It is every generation’s affair to End Ageism and Tuberculosis Discrimination in Nigeria
Some surprising facts about Nigeria’s older population
Amazingly, the population of Nigeria, currently the seventh largest in the world, is growing very rapidly and is projected to surpass that of the United States by 2050. According to United Nations study, by 2050 the African country will become the third largest in the world, after China and India.
Nearly 63% of the population aged 60 and over currently resides in developing countries and this percentage will increase to nearly 73% over the next 25 years. Due to the increase in modern health facilities, Nigeria has seen a tremendous increase in life expectancy and a decline in infant deaths. Already in 2005, Nigeria ranked among the 30 countries with the highest number of people over 60 in the world. Today, Nigeria has the largest older population in Sub-Sahara Africa, with more than 8 million people aged 60 and over. People over 60 have now outnumbered children under five and by 2050, they will outnumber those under fifteen. Due to better medical care and liberal family planning, the elderly population is the fastest growing section of Nigerian society. Most government policies revolve around youth and children, leaving older persons under the sole care of their family members. This way, the ageing of the population in Nigeria is rapidly affecting families and societies in the country and the effects of these demographic changes can be harmful, if the government should fail to implement solid structures and policies on ageing.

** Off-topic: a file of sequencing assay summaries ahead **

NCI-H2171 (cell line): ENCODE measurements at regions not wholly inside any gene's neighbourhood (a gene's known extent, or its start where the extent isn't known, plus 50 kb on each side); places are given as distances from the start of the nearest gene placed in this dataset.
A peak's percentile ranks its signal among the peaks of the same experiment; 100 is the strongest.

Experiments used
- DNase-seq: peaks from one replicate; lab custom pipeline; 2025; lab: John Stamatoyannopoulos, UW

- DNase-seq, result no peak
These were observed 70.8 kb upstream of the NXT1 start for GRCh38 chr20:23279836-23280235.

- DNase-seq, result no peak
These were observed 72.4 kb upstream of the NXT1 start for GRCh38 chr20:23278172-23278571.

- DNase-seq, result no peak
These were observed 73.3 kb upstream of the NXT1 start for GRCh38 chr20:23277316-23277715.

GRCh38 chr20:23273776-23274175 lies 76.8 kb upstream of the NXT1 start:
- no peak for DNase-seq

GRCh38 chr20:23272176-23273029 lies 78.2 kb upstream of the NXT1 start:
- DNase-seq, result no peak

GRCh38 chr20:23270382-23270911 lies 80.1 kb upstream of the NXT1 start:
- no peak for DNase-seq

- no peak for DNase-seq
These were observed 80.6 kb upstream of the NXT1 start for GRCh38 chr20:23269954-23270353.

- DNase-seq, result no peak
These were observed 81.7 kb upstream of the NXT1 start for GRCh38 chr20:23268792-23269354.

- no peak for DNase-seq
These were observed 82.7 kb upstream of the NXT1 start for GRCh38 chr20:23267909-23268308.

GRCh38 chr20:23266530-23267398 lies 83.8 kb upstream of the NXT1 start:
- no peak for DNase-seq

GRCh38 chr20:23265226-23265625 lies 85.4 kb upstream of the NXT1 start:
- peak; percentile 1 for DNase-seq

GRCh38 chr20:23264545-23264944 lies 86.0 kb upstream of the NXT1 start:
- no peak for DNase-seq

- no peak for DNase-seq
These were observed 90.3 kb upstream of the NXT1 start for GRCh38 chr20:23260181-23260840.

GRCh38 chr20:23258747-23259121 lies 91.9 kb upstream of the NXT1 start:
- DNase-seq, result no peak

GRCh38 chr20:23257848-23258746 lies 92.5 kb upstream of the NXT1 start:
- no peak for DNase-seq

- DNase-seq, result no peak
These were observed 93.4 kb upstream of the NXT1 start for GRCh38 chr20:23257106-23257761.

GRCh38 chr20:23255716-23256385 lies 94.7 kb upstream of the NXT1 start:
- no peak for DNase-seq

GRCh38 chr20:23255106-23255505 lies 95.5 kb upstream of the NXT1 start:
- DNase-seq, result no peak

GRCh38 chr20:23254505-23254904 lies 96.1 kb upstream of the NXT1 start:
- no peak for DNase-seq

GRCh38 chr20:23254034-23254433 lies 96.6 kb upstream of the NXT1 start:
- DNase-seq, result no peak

Tuberculosis and older people
Older people in Nigeria are vulnerable to tuberculosis, especially those in rural communities and disaster-prone areas where healthcare is less available. They are also especially prone to extra-pulmonary and other atypical forms of disease that are difficult to diagnose. The older population should not be left behind in the diagnosis and treatment of TB and discrimination against older people that survive the disease should be addressed.
Age Nigeria Foundation is on the forefront of campaign against all forms of discrimination against older people. Older people, as the families who support them, face unique health risk like TB, HIV/AIDS and other, non-communicable diseases. Moreover in Nigeria, older people are often breadwinners or caretakers, supporting their families and dependents. The ravaging impacts of TB and HIV and rural and urban migration have greatly increased the number of older people having taken on the role of caretaker.
TB Partners and other organizations therefore should focus more on older people. At the moment, data are not adequately disaggregated. Sex and Age-disaggregated Data (SADD) and other valuable instruments should be deployed to properly address and analyze the needs of older people and improve the treatment of TB in older people. As is, older people are not visible in the statistics, but they are more vulnerable to develop TB. The majority of TB deaths occur among older people, yet they do not feature in the government plans for TB programmes. There is a considerable burden of undiagnosed tuberculosis among older adults in Nigeria and this is a reason for concern, hence the interaction on the issue during the IDOP and the need to get more insights from TB partners’ initiatives. Tuberculosis among older adults is set to be a serious threat to global tuberculosis control in the future, especially to the global goal of eradicating TB by 2030. TB care should not focus solely on children, inclusion of older adults in TB programs would raise awareness and pave the way for action. Future tuberculosis surveys should include a specific focus on older adults, while national tuberculosis programs should consider active case finding among older people and their inclusion in prevention strategies